Creativity In Crisis

Catherine Johns, Kielder Observatory CEO, recently presented at the Creative Fuse conference in the North East. Here she talks about creativity in crisis and how Kielder Observatory has, and is, weathering the storm. 


Creativity In Crisis

I was asked to share my thoughts on the role of creative practitioners and spaces in a crisis at the Creative Fuse conference and I wanted to highlight three points. 

Firstly, crisis and change are normal. We know this from our observations of the universe - stars are born and die all of the time. The universe is in a permanent state of change. What's important is our response and our resilience and this is where organisations like Kielder Observatory come in. Change and crisis can provide opportunities to learn and experiment and we provide space for that.

The pandemic, for example, taught us that what we do is not just important, it's essential. Looking up at a sky full of stars has been a human birthright for millennia and has inspired our greatest thinkers, artists, scientists and story-tellers. However, in the last few decades this birthright has become unavailable to 80% of the world's population because of light pollution. Dark sky places are therefore essential to our well being.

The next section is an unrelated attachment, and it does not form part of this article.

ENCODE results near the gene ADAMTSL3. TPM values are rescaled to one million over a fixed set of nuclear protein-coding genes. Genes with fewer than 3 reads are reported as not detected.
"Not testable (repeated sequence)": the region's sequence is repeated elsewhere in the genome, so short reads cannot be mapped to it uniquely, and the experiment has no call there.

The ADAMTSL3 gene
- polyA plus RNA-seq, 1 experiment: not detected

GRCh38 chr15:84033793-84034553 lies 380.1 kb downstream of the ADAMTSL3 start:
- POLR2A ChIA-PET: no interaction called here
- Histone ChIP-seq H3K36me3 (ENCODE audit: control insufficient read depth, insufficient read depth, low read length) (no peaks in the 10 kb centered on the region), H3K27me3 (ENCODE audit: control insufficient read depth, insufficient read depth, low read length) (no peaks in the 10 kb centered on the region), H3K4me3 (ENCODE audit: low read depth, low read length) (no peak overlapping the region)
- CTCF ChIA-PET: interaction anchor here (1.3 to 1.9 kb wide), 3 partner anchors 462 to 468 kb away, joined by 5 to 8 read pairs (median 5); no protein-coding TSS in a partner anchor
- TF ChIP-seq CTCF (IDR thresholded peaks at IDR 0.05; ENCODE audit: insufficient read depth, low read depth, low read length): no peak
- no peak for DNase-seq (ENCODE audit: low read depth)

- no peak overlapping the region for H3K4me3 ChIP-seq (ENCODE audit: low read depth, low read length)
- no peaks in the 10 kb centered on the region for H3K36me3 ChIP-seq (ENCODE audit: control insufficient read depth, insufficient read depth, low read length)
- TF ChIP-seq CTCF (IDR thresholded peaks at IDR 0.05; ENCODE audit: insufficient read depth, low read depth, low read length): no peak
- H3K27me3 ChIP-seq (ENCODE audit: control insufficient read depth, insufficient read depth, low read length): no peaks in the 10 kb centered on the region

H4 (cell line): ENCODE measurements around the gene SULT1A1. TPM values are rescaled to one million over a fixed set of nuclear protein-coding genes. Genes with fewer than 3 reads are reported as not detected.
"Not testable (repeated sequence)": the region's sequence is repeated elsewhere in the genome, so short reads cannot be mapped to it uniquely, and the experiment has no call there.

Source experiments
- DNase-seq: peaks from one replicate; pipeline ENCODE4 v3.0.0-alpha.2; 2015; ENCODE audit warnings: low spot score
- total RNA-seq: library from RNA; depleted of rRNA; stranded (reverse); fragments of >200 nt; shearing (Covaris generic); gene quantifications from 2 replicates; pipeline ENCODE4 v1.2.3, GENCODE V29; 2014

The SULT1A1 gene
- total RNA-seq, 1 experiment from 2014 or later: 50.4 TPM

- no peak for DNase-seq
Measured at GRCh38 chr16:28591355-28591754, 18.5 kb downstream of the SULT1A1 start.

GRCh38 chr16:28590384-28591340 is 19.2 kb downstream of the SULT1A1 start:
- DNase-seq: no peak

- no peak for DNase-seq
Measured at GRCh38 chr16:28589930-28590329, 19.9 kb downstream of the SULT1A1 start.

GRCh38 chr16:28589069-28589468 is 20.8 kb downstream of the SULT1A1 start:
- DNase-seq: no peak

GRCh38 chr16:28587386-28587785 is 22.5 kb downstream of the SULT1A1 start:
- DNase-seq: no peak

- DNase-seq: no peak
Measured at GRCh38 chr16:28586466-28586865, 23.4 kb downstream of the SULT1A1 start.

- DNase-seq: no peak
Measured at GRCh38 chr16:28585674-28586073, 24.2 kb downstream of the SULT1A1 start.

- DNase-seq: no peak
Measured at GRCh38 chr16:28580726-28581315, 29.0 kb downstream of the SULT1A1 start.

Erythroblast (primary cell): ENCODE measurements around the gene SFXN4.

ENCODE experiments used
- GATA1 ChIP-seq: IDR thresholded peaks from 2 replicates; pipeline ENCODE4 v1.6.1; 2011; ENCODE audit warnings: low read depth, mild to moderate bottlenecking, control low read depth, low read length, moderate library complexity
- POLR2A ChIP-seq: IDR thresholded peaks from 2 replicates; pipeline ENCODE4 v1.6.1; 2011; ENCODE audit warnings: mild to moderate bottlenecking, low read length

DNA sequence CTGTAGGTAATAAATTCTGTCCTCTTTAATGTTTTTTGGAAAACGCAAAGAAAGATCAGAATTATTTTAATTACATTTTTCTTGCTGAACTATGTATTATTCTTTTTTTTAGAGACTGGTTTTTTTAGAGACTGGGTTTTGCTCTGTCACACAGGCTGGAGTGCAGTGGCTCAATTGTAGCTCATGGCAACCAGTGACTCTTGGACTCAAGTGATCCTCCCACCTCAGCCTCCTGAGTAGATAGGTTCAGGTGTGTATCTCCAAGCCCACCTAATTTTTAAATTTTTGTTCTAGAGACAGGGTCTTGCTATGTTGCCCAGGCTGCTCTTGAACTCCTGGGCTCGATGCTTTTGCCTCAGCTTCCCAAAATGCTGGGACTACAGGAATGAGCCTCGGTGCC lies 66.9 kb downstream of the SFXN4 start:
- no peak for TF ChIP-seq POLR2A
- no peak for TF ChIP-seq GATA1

Secondly, what is our response? For us, and many like us, the pandemic was almost a crisis of identity. We exist to connect with and inspire people with an experience that is visceral, felt, seen, heard... and shared. If you take that away from us, as the pandemic did, who are we? How could we replicate the physical experience of being at the Observatory? Of course, we couldn't- but what we could do is stay connected in different ways: AR apps, lesson plans, arts programmes, and much more.

Thirdly, what is our role in these seemingly crisis-ridden times? The challenge of climate change is real and soon to be irreversible with devastating consequences for our species and many others. What can we do about this? The answer is what we have always done. Our role is not to be didactic, to tell people what to think, do or feel. 

Our role, and our mission, is to provide space for reflection, connection, hope and inspiration. How we do that changes as new technologies become available to us to reach new audiences, but the mission doesn't. Because without that catalytic moment of inspiration, nothing changes.